Machiavelli at last profited from upheaval. After Savonarola was executed and his supporters purged, he was elected both second chancellor and secretary of the Ten of War, important government posts that had fallen vacant. “He was the ideal candidate,” Lee writes: “relatively obscure; able, but not outstandingly brilliant; and, crucially, untainted by success in any quarter.” He was also completely unprepared. He had attended the lectures of Marcello Adriani, who suggested that one should, in Lee’s words, “harness the wisdom of the ancients to rise above factional conflicts.” He had read Lucretius and made notes on his understanding of the balance between determinism and free will and the chances of controlling fate by understanding “the cause of things.” But he had no experience of administration or diplomacy. After striving to find a place for himself in Florence, he was suddenly faced with the problem of finding a place for Florence in the chaotic world of Italian and European politics.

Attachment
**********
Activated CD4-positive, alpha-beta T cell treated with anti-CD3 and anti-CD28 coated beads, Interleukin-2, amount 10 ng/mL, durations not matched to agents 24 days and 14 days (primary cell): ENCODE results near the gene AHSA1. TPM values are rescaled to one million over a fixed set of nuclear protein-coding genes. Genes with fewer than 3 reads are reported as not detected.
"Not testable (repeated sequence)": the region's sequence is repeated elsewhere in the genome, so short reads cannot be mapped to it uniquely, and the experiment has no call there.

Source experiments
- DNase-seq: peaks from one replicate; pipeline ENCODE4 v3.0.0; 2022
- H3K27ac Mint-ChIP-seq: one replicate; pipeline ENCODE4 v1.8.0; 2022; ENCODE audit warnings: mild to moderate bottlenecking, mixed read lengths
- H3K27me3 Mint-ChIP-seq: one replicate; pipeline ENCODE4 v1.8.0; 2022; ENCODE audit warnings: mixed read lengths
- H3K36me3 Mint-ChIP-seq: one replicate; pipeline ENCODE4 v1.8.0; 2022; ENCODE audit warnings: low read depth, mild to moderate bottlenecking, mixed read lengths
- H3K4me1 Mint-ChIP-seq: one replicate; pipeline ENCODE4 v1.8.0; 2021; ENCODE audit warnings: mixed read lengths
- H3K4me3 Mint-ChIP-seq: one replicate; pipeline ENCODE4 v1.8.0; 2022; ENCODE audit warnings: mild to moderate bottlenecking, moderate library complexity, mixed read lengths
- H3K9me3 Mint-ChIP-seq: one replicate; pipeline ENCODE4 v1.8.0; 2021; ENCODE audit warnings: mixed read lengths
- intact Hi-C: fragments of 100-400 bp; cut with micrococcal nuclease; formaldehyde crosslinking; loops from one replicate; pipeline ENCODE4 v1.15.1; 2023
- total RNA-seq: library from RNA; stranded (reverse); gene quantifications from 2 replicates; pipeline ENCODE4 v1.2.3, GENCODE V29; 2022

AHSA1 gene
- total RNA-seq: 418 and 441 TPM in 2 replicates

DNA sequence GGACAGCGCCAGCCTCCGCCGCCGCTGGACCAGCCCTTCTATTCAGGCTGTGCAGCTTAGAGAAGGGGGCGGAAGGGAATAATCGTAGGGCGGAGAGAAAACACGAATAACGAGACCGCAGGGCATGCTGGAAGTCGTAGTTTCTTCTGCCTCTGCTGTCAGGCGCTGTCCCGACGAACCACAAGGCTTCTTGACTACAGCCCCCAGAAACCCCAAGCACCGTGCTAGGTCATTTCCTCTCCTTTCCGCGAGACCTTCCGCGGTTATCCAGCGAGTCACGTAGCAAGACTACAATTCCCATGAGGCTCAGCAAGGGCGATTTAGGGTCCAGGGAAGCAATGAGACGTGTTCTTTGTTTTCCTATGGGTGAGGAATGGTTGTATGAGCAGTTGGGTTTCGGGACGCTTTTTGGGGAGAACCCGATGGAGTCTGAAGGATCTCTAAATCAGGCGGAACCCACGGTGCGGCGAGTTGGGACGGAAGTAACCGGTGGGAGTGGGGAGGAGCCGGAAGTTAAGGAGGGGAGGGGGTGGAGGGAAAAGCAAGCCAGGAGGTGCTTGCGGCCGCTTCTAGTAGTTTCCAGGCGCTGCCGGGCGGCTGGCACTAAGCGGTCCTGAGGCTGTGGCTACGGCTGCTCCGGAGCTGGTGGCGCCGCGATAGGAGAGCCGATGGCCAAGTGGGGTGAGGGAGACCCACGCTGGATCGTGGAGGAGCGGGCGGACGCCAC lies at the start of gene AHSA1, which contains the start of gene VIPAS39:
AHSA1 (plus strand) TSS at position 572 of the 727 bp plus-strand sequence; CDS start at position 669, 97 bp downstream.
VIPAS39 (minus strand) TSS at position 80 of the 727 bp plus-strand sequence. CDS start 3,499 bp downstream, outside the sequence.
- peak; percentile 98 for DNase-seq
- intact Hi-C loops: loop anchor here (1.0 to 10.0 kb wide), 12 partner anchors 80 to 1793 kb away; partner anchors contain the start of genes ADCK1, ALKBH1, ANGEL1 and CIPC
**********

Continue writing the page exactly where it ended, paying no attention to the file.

Lee’s fine book describes in dogged detail Machiavelli’s involvement in a long series of wars and diplomatic negotiations: first Florence’s hapless campaigns to recapture Pisa, then its struggle not to fall victim to the expansionary ambitions of Cesare Borgia in Romagna, the pope, the Venetian Republic, the Duchy of Milan, the Spanish House of Aragon that came to possess Naples and Sicily, the French king, and the Holy Roman Emperor. Other threats came from Switzerland, which had a powerful army, the Duchies of Modena and Ferrara, then Bologna, Imola, Lucca, Genoa, and Siena. The feudal system whereby the pope and the Holy Roman Emperor had afforded their protection to smaller city-states in return for tax income was now nearing its end. The concept of the nation-state, gaining ground in Spain, France, and England, was still far from producing the notion of a people’s right to self-determination.